THE BLOG

What Should Take Precedence, State or Church Law?

03/10/2013 08:03 EDT | Updated 05/05/2013 05:12 EDT

When a country like Canada enshrines "freedom of conscience and religion" in its Charter of Rights and Freedoms, it gives itself a particular challenge. When that country seems determined to support multiculturalism, that challenge takes on further dimensions.

As a Secular Humanist, I am biased toward the precedence of state law, if that state is secular. That said, I am also committed to the ideal that freedom of religion is just as necessary a part of our democracy as freedom from religion.

State laws in a democracy should reflect the will of the people and are enacted to provide a stable society that is just and peaceful ("peace, order, and good government"). To work, the state must apply them justly and equally to all people without exceptions because of personal philosophy or belief.

Easier said than done.

Church laws apply only to those people who choose to accept them and the state must resist attempts by religion to apply them to people outside that religion. Many religious laws, such as Kosher and Halal laws, don't affect the general public; others do brush against the Charter of Rights and Freedoms and these are the laws of concern.

However, even in these cases, unless the individual who is offended by the church law speaks out, how can the state intervene? If a religion has rules (religiously justifiable or not) that say, for example, women are not equal to men, or if a religion defines women's equality in a way that does not meet Charter standards, should the state intervene?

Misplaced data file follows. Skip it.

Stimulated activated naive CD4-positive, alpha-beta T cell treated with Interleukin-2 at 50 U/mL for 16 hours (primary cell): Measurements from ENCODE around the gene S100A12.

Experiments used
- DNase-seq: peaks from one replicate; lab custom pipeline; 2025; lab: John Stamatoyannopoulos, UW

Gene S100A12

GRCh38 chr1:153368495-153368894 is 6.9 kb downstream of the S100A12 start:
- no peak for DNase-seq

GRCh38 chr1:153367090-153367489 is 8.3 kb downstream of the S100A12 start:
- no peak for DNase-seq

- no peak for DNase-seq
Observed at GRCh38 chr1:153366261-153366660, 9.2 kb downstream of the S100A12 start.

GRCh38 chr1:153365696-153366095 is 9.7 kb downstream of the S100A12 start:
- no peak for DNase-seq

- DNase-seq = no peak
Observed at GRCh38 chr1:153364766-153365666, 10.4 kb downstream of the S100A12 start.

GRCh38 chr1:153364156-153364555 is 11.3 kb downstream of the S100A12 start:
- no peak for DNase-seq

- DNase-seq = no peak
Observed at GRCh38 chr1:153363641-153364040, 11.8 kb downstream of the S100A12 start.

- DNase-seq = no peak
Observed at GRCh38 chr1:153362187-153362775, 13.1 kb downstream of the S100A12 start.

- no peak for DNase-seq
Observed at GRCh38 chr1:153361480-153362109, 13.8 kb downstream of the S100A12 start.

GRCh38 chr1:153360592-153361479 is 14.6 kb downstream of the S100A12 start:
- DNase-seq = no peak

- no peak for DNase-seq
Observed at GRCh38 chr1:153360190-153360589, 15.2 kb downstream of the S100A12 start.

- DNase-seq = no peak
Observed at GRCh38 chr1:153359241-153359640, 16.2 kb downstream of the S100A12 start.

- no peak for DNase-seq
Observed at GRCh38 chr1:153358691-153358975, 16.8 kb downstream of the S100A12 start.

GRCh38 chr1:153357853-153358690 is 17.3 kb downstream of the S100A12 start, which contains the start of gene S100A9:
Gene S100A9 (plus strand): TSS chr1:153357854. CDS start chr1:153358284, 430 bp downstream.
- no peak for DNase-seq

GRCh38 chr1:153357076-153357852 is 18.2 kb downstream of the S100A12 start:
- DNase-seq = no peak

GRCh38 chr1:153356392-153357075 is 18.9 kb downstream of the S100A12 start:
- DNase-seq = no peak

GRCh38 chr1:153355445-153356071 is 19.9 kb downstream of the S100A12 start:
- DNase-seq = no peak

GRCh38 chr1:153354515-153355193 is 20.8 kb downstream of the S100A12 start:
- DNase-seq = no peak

Since any individual who feels that Charter rights have been violated can take the religion in question to a Human Rights Tribunal, the state must participate in such cases. Of course, the individual will likely be intimidated by the religion and its leaders against taking such action and would probably have to leave the religion or at least the sect upon making the challenge. Family pressures would also be intense. Just ask any first generation atheist.

If that intimidation violates the law, and it often does, then the state has an obligation to pursue those charges if it becomes aware of them.

The case of child marriages is particularly troublesome, not only because it occurs, but also because the state has a difficult time enforcing the minimum age of 16 for marriages. Religions that insist on marrying children younger than that often see their marriage ceremony as the only legitimate marriage and disregard the civil marriage laws at least until the children become of legal marrying age.

In this case only moral suasion and education can make younger members of religions realize that there are alternatives, and that approach can only be effective it the state is prepared to shelter those individuals who choose to leave the religion and their community.

The only answer, then, seems to be that the state should challenge religion if it tries to impose its laws on the rest of the population, as it did for years with the Lord's Day Act, or as it still does in Ontario's Education Act (Section 264(1)c), which requires teachers to "to inculcate by precept and example respect for religion and the principles of Judaeo-Christian morality." Otherwise, the state is relatively powerless -- as it should be if we are to respect the separation of church and state.

A remaining problem is that immigrants to Canada often come here under the impression that freedom of religion is limitless and expect that any rules or laws made by their religion are exempt from the Charter and from the moral framework of the country. Often this is solved in only generations by the exposure of younger people to Canadian society when they realize that they have more rights than their elders suggest.

Perhaps a solution to, or at least a way to manage, that problem can be achieved by ensuring that immigrants (and everyone else) understand the Charter of Rights and Freedoms, including the limits implied by the guarantee of personal freedoms therein.

The Canadian state, then, can and should interfere with religious law if a religion attempts to impose its laws on society in general, or if an individual brings that religion before Canada's tribunals and courts for remedy under the Charter of Rights and Freedom.